Sunday, August 2, 2009

The Amateur Radio Emergency Communications Enhancement Act of 2009

This was a ARRL news piece a while back.

The ARRL is asking its membership to contact their members of the US House of Representatives with a request to become co-sponsors of this significant piece of legislation.

While this is all nice in theory... Where does one click or write to, to encourage new technologies that can help aid and advance how we communicate in emergencies? Surely if the ARRL can adopt Winlink 2000 for ARES emergency communications, they could also get behind some development of something more modern?

We had something more logical, a wide network of packet backbones in the 80's and 90's. Yet some how we end up with this bastardization called Winlink.

In the April Rain Report, CQ Editor Rich Moseson, W2VU, talked about packet's remarkable comeback and its EMCOMM applications.

About ten years ago a survey conducted by the ARRL Technology Task Force, of League members and other amateurs revealed that the number one interest in new technologies was in high-speed digital networks.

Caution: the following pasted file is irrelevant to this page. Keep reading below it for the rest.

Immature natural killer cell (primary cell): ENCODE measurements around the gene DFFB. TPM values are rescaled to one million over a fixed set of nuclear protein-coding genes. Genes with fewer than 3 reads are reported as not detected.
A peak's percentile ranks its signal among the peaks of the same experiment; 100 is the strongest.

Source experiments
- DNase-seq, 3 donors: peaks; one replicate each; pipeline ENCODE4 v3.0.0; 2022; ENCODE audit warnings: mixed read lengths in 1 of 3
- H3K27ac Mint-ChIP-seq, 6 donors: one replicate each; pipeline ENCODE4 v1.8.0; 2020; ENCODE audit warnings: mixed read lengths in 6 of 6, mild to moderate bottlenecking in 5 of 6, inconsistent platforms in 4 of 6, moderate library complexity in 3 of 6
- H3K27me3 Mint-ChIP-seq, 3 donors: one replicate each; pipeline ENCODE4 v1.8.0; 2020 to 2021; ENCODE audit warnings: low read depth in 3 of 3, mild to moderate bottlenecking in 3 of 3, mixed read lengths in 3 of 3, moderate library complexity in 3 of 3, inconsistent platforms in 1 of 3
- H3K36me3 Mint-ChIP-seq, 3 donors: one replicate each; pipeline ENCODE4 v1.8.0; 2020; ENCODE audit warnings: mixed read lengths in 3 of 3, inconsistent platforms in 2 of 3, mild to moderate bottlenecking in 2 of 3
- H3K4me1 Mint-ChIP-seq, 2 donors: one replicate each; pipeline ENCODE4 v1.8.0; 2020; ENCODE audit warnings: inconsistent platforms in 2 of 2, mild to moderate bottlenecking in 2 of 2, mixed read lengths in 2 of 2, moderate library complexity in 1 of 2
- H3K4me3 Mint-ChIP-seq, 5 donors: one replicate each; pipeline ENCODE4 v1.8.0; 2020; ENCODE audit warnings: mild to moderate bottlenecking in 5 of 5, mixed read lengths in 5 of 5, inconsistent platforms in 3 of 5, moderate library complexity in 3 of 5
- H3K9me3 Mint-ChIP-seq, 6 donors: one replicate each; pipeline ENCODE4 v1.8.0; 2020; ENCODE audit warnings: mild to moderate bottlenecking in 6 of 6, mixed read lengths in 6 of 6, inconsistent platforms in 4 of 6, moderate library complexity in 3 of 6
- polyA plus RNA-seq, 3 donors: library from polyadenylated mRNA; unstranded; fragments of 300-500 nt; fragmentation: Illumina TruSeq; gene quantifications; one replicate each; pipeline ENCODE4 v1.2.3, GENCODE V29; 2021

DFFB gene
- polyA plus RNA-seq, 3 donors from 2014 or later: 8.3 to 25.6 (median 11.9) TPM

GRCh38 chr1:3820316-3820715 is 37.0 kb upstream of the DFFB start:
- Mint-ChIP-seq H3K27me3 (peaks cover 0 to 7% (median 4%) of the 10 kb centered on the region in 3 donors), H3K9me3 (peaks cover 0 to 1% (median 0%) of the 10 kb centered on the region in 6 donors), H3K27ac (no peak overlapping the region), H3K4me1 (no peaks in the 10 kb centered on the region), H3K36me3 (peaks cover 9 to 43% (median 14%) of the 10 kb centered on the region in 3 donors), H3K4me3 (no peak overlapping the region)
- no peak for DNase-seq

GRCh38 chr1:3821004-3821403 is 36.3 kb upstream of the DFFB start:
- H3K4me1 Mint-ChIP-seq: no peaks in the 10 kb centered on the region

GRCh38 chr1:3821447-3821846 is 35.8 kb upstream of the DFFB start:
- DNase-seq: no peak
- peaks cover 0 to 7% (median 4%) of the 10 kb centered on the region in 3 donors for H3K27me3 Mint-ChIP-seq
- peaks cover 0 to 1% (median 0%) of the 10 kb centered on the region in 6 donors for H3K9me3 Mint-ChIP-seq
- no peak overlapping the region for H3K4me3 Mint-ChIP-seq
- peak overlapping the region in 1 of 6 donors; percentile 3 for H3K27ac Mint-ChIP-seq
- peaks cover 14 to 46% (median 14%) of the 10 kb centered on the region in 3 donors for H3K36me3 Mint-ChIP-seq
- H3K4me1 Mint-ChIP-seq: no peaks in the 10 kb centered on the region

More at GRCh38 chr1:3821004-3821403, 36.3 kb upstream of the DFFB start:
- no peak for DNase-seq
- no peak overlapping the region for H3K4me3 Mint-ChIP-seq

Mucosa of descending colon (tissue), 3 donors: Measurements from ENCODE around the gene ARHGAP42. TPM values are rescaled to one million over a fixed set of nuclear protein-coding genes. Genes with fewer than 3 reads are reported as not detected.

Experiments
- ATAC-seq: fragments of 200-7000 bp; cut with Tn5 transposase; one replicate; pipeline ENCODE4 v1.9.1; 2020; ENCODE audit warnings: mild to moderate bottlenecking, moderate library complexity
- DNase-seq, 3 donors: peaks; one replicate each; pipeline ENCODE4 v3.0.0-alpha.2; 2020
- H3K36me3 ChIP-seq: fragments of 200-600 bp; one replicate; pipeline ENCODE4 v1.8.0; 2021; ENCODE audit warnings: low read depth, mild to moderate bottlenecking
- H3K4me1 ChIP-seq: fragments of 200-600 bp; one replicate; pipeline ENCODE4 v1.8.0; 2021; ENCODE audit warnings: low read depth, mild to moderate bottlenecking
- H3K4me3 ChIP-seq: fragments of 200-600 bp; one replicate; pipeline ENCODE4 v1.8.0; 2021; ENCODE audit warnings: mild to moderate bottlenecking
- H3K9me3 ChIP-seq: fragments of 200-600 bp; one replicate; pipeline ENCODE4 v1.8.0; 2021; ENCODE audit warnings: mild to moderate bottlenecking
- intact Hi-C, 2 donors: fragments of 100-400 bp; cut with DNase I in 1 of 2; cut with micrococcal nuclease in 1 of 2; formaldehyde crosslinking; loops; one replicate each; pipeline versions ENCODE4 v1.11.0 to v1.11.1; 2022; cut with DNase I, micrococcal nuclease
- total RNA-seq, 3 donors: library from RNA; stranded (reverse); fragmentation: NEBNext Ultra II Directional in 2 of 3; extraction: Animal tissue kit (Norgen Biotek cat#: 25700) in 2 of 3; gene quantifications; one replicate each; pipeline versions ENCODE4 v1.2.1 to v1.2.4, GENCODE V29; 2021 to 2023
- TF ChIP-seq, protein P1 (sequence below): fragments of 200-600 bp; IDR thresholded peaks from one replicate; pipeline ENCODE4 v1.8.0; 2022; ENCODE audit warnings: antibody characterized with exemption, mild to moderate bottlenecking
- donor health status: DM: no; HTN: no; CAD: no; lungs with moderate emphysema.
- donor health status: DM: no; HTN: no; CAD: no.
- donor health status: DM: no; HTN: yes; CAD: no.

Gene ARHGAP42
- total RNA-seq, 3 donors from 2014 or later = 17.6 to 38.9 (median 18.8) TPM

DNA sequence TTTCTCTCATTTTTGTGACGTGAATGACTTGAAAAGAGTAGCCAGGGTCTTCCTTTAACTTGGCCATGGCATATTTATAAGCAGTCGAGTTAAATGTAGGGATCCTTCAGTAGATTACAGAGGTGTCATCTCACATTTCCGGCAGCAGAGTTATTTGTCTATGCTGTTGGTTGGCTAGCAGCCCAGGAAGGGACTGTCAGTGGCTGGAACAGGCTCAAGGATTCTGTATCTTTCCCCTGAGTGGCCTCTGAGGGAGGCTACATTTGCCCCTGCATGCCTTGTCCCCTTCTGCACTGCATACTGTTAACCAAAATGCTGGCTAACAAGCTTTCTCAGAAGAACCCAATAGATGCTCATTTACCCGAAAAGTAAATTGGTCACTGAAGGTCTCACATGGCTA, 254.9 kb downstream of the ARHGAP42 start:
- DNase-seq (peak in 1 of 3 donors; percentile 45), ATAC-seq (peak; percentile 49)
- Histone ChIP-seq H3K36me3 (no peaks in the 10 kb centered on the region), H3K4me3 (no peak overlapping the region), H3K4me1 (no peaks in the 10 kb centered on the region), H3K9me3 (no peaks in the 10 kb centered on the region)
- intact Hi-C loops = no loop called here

This is what led to the development of the High Speed Multi-Media working group in 2001-2005, appointed by former ARRL President, Jim Haynie, W5JBP.

The HSMM working group was an loose attempt to steer ham radio into the future by bringing awareness to the general ham populous of what is possible with HSMM.

It really could evolve into something powerful, the "next generation of ham radio." But it needs a leading force for that. The ARRL and TAPR both seem to have no interest. In my opinion, they should both be working on the community/ public relations with companies like Ubiquiti, and developers like the DD-WRT guys. Encouragement to work together and enabling hams would not only be beneficial for the hobby, but also the general populous. The HSMM working group encouraged hams, but neither larger group did anything to enable further experimentation.

I have pointed out that 802.11 and WiMax manufactures like Ubiquiti have the potential to develop built-to-order products for HSMM on VHF/UHF bands.

The Ubiquiti XR-1 is the first VHF 802.11 radio that I know of.

It's just a dirty shame someone like the ARRL or TAPR can't establish a better working relation with companies like this. Something like the XR-1 would be an inexpensive powerful Emcomm tool.

I encourage you to write to your section manager if you realize that legislation alone can't advance how we communicate.

Additionally TAPR is seeking nominations for a few good people to serve. So if you, or know of a ham with some fresh ideas, speak up!

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